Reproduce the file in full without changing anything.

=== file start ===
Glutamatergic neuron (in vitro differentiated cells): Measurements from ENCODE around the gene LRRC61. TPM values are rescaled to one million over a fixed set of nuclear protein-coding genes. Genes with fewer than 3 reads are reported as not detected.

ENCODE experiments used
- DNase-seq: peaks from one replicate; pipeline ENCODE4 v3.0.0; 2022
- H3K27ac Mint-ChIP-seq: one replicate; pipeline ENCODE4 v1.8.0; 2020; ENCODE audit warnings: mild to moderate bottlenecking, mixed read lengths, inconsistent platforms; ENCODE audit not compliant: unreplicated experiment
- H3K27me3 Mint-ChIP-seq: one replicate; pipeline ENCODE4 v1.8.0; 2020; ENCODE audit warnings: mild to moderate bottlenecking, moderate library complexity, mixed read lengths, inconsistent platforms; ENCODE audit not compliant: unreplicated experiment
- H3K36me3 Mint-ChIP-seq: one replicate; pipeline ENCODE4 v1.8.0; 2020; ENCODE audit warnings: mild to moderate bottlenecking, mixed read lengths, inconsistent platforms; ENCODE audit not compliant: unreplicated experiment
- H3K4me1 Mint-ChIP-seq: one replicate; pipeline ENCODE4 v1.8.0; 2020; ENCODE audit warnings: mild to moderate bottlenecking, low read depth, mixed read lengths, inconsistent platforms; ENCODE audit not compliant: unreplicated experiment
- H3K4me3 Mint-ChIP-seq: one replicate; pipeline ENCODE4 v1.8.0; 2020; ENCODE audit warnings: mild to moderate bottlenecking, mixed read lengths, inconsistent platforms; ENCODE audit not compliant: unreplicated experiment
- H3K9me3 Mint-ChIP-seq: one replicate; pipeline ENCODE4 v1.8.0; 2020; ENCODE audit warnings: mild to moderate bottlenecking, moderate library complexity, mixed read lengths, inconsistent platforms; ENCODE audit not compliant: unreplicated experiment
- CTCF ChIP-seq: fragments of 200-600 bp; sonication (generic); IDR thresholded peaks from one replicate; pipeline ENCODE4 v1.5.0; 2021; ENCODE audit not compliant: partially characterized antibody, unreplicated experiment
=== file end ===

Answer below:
Glutamatergic neuron (in vitro differentiated cells): Measurements from ENCODE around the gene LRRC61. TPM values are rescaled to one million over a fixed set of nuclear protein-coding genes. Genes with fewer than 3 reads are reported as not detected.

ENCODE experiments used
- DNase-seq: peaks from one replicate; pipeline ENCODE4 v3.0.0; 2022
- H3K27ac Mint-ChIP-seq: one replicate; pipeline ENCODE4 v1.8.0; 2020; ENCODE audit warnings: mild to moderate bottlenecking, mixed read lengths, inconsistent platforms; ENCODE audit not compliant: unreplicated experiment
- H3K27me3 Mint-ChIP-seq: one replicate; pipeline ENCODE4 v1.8.0; 2020; ENCODE audit warnings: mild to moderate bottlenecking, moderate library complexity, mixed read lengths, inconsistent platforms; ENCODE audit not compliant: unreplicated experiment
- H3K36me3 Mint-ChIP-seq: one replicate; pipeline ENCODE4 v1.8.0; 2020; ENCODE audit warnings: mild to moderate bottlenecking, mixed read lengths, inconsistent platforms; ENCODE audit not compliant: unreplicated experiment
- H3K4me1 Mint-ChIP-seq: one replicate; pipeline ENCODE4 v1.8.0; 2020; ENCODE audit warnings: mild to moderate bottlenecking, low read depth, mixed read lengths, inconsistent platforms; ENCODE audit not compliant: unreplicated experiment
- H3K4me3 Mint-ChIP-seq: one replicate; pipeline ENCODE4 v1.8.0; 2020; ENCODE audit warnings: mild to moderate bottlenecking, mixed read lengths, inconsistent platforms; ENCODE audit not compliant: unreplicated experiment
- H3K9me3 Mint-ChIP-seq: one replicate; pipeline ENCODE4 v1.8.0; 2020; ENCODE audit warnings: mild to moderate bottlenecking, moderate library complexity, mixed read lengths, inconsistent platforms; ENCODE audit not compliant: unreplicated experiment
- CTCF ChIP-seq: fragments of 200-600 bp; sonication (generic); IDR thresholded peaks from one replicate; pipeline ENCODE4 v1.5.0; 2021; ENCODE audit not compliant: partially characterized antibody, unreplicated experiment